You’ve probably heard the song that refers to Los Angeles as ‘a great big freeway.’ It’s partly true but if you stick to the motorways you won’t get to see the best bits. It’s not a walking city, so you do need an insider guide to locate interesting destinations that you won’t see from behind the wheel.
Laurel Moglen is co-author of 111 Places In Los Angeles That You Must Not Miss. “There are a lot of freeways and there is a lot of traffic – we recognise that. But between these freeway exits lie great discoveries and a Los Angeles that many people don’t necessarily know. I think Los Angeles is often identified as the entertainment industry hub and it is and that’s a big part of what the city is, but it’s not all,” says Laurel.
“If you want to live like a Los Angeles local, head to the Dockweiler Beach” she says. “It’s one of the two places where you can have a bonfire. But you definitely have to get there early to snag a spot.”
If you want no doubt that you are in America and Los Angeles, take your hire car to the cinema. “I guess a drive-in movie theatre is one of those iconic places,” says Laurel. “There’s one in the LA suburb, City of Industry, where seven nights a week, rain or shine, you can see a film.” This is the world’s movie capital after all.
Another site you might recognise if you loved the old black and white Laurel and Hardy films is from The Music Box, where they had to haul a piano up a long flight of steps, only to discover they could have driven the instrument to the property instead. “The staircase really looks like it did back then,” says Laurel. “It still has those concrete steps and it’s not that pretty – it just feels great standing where these legends once did.”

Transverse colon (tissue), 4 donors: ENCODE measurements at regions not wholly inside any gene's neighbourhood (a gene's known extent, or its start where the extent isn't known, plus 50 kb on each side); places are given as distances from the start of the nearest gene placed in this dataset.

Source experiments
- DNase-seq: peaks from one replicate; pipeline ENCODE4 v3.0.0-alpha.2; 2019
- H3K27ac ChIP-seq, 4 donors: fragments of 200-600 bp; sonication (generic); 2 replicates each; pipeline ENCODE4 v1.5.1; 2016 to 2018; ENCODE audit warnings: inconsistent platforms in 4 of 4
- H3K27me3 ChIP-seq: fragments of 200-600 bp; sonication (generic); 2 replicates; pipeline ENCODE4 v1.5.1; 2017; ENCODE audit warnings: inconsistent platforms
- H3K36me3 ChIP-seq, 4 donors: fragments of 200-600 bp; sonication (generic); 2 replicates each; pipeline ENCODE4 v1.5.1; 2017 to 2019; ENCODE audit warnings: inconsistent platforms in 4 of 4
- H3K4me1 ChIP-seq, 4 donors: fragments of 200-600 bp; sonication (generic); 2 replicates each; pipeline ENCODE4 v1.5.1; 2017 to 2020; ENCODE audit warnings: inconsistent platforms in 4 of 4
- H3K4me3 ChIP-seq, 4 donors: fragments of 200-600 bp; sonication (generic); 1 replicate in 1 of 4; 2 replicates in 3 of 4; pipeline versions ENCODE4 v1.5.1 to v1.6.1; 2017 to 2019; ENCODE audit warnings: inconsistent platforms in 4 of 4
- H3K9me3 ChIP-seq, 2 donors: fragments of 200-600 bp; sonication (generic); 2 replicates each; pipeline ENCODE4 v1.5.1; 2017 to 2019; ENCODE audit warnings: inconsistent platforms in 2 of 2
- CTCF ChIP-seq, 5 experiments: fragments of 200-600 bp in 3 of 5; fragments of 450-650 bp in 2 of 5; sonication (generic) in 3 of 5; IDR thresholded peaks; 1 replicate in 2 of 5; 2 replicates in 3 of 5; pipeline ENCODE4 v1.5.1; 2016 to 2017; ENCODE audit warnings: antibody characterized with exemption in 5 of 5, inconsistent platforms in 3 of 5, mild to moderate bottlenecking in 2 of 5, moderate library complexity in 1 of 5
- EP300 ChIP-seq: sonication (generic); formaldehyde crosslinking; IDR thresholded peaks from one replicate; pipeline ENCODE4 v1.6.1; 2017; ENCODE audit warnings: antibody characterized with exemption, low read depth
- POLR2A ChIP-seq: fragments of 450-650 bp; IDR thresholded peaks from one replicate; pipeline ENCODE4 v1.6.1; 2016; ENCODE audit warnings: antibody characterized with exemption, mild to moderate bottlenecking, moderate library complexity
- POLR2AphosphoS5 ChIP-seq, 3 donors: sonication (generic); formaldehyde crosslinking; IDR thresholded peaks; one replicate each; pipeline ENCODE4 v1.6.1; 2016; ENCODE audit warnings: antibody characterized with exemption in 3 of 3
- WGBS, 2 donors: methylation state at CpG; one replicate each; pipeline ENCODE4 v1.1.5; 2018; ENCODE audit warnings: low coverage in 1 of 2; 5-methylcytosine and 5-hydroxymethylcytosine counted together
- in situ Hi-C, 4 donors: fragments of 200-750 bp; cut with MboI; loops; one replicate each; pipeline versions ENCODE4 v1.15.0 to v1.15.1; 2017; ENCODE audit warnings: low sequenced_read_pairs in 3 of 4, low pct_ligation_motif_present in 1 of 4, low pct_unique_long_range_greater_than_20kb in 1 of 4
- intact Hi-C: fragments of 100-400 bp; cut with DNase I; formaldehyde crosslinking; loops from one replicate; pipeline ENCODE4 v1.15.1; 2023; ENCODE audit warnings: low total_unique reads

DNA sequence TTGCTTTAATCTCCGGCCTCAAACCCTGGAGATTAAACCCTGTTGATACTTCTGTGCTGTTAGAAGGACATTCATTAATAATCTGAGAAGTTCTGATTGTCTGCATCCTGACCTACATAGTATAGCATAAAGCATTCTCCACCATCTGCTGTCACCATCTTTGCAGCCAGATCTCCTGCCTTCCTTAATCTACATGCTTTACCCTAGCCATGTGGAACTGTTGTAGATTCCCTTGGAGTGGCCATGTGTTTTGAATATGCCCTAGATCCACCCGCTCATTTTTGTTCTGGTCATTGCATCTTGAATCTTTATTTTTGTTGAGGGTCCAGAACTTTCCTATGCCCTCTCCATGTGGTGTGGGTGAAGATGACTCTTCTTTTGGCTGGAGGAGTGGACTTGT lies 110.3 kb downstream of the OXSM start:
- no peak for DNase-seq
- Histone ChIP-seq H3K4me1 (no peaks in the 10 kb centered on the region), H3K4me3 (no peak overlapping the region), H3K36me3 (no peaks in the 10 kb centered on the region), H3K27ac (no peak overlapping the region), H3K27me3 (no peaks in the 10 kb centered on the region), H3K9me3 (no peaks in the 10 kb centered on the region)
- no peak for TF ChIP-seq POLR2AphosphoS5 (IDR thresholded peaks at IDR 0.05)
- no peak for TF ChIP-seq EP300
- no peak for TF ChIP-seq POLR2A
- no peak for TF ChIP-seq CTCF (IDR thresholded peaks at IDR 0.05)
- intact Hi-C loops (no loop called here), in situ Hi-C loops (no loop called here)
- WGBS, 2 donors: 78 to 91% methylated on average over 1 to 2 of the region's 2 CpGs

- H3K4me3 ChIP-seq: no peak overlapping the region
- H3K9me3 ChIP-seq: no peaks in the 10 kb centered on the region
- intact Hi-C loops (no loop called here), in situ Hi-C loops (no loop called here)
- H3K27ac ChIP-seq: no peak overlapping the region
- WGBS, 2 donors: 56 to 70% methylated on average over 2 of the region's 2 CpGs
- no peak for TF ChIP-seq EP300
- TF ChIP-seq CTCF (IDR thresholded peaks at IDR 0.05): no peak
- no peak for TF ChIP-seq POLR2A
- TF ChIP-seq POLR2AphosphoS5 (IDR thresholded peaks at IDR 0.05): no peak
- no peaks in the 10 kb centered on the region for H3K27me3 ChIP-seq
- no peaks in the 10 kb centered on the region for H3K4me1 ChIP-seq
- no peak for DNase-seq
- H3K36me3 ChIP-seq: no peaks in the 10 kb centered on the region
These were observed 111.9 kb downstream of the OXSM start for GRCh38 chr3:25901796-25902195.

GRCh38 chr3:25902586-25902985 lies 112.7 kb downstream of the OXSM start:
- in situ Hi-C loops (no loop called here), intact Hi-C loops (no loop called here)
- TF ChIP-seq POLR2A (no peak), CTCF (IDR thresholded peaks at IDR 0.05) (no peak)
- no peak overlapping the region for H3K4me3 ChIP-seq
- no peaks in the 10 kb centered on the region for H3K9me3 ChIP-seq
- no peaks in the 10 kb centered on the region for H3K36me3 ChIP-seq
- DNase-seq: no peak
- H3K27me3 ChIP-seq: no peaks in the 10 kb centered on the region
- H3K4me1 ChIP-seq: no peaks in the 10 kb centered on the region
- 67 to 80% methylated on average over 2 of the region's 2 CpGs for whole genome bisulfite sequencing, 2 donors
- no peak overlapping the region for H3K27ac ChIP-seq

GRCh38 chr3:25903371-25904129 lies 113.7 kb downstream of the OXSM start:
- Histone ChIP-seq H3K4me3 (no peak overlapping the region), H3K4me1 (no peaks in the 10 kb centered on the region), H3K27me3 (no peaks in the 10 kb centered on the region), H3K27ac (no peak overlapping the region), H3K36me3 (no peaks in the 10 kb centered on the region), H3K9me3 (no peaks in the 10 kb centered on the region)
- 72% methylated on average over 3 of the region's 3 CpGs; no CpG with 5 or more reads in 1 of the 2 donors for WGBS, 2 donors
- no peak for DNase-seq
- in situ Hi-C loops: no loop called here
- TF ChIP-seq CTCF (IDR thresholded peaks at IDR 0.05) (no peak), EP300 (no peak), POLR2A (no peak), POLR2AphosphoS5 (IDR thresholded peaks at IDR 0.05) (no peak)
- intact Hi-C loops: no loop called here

If you want more showbiz, what about a shop where you can dress in the stars’ clothes? “It’s A Wrap is not your average second-hand store. All the clothes and objects come from movie and television sets. You can find really high-end designer material at a discounted prices and it’s a really fun place to shop,” says Laurel.
If you want to find off-the-beaten-track shopping, Laurel has another Los Angeles tip. “York Boulevard has a really nice history. It was a hub of the Arts and Crafts movement in the 1960s and was infused with Mexican Americans. It now has hipster families living around the area – lots of tattoo-sporting artists hang out there. There’s a great coffee shop and it’s right next to a playground, so if you have kids you can let them run loose. I recommend the artisanal rosewater pistachio ice cream at the shop called Scoops. And there are vegan options in the area, along with other restaurants. You’ll find high quality second hand stores and high quality boutiques, which are locally owned.”
For a night out, Laurel recommends the Blue Whale jazz bar and art gallery in the city’s Little Tokyo area. “I had an incredible time,” she says. “This guy called Joon Lee, a South Korean, was in college in New York and dropped out. He pursued jazz singing and then opened the club in Los Angeles. The night I went there I was alone and entered with trepidation. But when I walked in I found a warm, welcoming environment that’s all about the music. Alicia Keys’ keyboardist was playing when I was there. It cost just $15 to see an amazing artist and the crowd was super-friendly.”
If you want to taste Los Angeles, again Laurel’s book makes recommendations. “Cindy’s is a roadside diner in Eagle Rock. The story goes that a teenager, Lionel Sternberg, was working there for his parents when he spontaneously dropped a piece of cheese on a burger. He created what is thought to be the first cheeseburger – an iconic American food. It’s had a few owners since the 1920s, and it was called the Right Spot back then. It also hosts a weekly veggie burger.”
So where should you stay in this sprawling city? Laurel recommends the Charlie Hotel, which was once owned by Charlie Chaplin. It’s close to Melrose Avenue, thirty minutes from Santa Monica and twenty minutes from Hollywood and Downtown.
You can buy 111 Places In Los Angeles That You Must Not Miss on Amazon.
Hear my chat with Laurel for the Great Destinations Radio Show here: